Virginia Tech celebrates 50 years of computer science
In January 2021, the computer science department launched a semester-long set of virtual programs to celebrate its 50th anniversary on a special dedicated site, with a video message from Cal Ribbens, computer science department head, and Julie Ross, the Paul and Dorothea Torgersen Dean of Engineering.
In the message, Ribbens thanked the Hokie alumni nation for the support it has shown during this unprecedented time. “I want to thank everyone who has reached out, who has been engaged through our town halls and other virtual alumni events, and most importantly, for supporting our students in many ways,” he said.
“I’m proud to share that our computer science programs, both undergraduate and graduate, are now the largest in the College of Engineering – and growing rapidly,” said Ross in the video. She went on to acknowledge the role the Department of Computer Science plays in transforming the landscape at the Blacksburg campus, as well as redefining a new chapter of graduate education in the greater Washington, D.C., metro area with the new Innovation Campus.
In 1970, the Department of Computer Science was established under its founding department head, the late George Gorsline. Two years later, it would move from a single trailer near the Duck Pond to McBryde Hall, which would become its long-term home.
Fifty years later, in 2020, the department graduated its largest computer science class to date with 311 undergraduate degrees, 49 master’s degrees, and 28 doctorates awarded, quadrupling its total graduation rate from 1974.
The 50th anniversary site will continue to be refreshed with new content each month, inviting alumni and friends to participate in a variety of virtual activities. Programs include faculty and alumni panels, 50 for 50 alumni spotlights, a virtual student research showcase, and a special virtual 5K event for alumni from around the world to come together March 20-21.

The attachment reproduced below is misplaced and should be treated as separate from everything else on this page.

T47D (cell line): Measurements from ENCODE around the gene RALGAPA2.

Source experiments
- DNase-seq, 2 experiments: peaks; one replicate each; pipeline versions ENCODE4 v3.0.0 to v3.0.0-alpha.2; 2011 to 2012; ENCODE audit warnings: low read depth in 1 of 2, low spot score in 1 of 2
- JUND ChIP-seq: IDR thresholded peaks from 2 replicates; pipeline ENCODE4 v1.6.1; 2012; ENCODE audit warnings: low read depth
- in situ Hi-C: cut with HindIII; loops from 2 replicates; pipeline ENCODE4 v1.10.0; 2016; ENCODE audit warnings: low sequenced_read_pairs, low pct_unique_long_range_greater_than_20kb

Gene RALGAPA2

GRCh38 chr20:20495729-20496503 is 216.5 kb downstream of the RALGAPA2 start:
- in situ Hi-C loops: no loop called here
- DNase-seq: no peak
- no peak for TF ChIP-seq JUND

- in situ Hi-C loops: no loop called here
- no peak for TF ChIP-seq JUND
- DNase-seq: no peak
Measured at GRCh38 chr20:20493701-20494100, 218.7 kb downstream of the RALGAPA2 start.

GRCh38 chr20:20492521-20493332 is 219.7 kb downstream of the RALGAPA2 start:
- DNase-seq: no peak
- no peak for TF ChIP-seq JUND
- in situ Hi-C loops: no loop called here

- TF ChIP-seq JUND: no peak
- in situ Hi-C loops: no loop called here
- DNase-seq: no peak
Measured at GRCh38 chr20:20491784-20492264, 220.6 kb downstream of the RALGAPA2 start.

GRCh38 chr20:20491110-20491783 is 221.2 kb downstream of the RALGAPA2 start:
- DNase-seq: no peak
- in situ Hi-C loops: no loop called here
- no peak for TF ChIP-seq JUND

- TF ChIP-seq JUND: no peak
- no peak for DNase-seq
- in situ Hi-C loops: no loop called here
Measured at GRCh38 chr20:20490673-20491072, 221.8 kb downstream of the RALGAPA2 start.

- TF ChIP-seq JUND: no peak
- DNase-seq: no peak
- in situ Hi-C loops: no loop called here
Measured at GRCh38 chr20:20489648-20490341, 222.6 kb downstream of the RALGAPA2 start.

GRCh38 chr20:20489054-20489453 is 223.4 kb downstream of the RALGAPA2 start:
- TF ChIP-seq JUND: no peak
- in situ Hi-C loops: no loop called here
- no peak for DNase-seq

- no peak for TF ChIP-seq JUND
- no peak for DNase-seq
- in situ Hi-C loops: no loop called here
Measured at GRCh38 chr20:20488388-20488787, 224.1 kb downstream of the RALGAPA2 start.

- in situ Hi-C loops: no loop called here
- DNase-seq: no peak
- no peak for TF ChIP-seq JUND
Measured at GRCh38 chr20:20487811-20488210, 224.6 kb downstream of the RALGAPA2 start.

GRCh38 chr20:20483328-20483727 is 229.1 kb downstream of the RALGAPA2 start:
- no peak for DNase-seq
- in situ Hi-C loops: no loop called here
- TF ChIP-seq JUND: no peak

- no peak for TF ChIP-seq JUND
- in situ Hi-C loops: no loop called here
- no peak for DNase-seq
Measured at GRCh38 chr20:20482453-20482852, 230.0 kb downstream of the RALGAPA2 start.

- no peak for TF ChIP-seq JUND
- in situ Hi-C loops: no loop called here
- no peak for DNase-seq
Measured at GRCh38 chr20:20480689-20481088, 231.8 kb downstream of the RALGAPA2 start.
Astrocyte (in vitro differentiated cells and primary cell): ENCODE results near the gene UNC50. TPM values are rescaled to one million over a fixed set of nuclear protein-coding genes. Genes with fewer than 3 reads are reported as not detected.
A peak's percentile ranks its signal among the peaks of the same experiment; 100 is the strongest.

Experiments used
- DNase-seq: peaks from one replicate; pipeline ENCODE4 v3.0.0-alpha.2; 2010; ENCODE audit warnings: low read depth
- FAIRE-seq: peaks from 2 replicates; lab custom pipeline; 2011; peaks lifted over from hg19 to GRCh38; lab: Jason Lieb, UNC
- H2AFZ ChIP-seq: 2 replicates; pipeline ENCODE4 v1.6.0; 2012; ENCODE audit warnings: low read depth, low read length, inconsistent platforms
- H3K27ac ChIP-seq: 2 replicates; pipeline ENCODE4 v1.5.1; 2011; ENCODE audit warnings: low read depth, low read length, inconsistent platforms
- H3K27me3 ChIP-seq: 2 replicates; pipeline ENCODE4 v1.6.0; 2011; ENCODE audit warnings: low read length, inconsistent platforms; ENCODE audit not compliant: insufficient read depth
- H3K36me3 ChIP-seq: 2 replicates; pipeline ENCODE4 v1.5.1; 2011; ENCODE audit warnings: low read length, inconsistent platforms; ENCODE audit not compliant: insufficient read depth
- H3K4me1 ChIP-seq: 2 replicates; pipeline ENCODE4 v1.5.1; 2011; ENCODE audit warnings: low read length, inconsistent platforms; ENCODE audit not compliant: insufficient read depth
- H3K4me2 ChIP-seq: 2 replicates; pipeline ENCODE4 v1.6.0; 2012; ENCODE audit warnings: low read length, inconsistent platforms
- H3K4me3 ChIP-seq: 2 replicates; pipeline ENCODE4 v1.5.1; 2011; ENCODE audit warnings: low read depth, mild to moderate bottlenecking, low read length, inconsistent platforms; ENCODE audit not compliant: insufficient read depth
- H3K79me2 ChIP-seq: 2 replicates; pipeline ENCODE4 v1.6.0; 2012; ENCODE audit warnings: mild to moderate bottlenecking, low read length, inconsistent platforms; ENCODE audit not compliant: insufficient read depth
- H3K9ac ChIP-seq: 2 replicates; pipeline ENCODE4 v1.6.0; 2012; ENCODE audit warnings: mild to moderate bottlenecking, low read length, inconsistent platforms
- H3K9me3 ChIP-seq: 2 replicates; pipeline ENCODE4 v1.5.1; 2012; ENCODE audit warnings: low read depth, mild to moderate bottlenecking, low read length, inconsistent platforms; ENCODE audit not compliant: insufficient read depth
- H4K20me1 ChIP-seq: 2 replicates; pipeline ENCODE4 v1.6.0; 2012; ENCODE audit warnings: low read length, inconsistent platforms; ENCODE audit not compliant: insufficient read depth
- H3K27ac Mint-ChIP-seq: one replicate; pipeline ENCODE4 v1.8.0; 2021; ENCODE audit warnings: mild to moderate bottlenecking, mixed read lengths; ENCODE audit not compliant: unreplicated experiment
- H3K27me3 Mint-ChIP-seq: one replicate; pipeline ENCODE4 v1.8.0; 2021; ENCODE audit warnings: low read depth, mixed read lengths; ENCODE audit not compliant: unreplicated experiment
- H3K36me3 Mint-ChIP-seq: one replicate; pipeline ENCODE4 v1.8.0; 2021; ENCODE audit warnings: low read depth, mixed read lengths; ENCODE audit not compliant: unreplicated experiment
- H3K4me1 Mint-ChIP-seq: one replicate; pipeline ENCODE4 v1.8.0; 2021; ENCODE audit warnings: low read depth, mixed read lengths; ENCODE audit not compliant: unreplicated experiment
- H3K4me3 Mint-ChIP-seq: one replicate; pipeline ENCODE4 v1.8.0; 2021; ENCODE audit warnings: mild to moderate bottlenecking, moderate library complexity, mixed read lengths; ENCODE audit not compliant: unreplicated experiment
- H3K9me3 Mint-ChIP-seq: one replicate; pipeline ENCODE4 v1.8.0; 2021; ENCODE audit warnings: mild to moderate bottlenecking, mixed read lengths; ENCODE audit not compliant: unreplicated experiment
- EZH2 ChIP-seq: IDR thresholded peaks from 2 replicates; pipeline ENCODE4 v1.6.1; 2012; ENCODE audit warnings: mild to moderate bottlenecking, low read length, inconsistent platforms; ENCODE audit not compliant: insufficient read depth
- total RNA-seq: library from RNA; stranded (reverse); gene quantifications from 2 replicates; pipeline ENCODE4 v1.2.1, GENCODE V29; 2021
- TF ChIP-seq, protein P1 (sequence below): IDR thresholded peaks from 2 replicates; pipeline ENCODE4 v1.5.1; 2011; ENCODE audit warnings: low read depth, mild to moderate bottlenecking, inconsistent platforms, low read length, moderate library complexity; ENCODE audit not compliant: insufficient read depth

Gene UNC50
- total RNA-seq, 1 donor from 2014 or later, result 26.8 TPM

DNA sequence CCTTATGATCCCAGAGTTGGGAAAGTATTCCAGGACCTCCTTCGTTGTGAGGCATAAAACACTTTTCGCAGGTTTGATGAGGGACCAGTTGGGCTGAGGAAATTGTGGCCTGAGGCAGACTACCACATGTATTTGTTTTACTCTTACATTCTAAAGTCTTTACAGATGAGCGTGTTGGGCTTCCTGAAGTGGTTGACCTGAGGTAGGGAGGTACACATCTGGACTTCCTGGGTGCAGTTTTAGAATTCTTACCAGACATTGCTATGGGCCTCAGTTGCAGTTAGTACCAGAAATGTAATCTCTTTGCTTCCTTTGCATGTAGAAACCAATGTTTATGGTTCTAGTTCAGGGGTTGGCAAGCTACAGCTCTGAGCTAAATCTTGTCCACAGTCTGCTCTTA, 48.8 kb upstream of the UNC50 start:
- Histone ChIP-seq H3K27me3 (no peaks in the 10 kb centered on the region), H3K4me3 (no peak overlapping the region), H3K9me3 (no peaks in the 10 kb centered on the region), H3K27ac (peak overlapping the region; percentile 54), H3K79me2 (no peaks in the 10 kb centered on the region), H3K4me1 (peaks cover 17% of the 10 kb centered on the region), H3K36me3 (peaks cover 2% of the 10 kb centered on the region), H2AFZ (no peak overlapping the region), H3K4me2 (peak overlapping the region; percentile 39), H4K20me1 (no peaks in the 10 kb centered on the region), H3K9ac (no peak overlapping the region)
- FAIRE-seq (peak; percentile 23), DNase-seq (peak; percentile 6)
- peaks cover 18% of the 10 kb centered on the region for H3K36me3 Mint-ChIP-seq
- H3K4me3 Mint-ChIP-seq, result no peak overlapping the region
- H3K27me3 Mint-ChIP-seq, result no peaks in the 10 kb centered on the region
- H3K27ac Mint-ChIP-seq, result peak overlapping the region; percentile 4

Computer science students Jonah Bishop and Alyssa Farrell designed the commemorative T-shirt and decal that will be sent to all participants that register for the 5K. A portion of the race registration fee will be directed to the Computer Science Department Annual Fund in support of student groups and activities, such as experiential learning and departmental growth.
The 50 for 50 spotlights are an ongoing effort to highlight 50 of the department's alumni from across all decades in a Q&A format, with questions tailored for the individual's background and professional experiences.
The anniversary site is also a source of nostalgia, with alumni encouraged to submit their photos and favorite memories of the department. A commemorative video featuring alumni and department leadership share their experiences and look ahead to what the future holds.
“I know that a virtual celebration isn’t how the department pictured hosting its 50th anniversary, but I think it will be bigger that way,” said Megan Underwood, a 2008 computer science alumna and IT risk and security manager at Delta Air Lines. “Blacksburg isn’t the easiest to get to and this will mean that even more people will be able to participate. Personally, I know I can’t wait to add a new computer science shirt to my collection from the virtual 5k — my first in 13 years.”
Underwood, who serves on the department’s alumni advisory board, also credits the unofficial CS@VT alumni Facebook group for helping her to feel more plugged into the department and its alumni base. “Whether you programmed on punch cards or laptops, we are all bonded by those late nights trying to debug our projects,” she said. “It’s great knowing that I can pose a question or share a fun picture and the online community will engage. With all of the impressive things our alumni have done, I am so proud to be able to say that I earned my degree from the same program.”
For more information about the 50th anniversary events, please contact Hayley Roulston, alumni relations coordinator, for the Department of Computer Science.
— Written by Jenise L. Jacques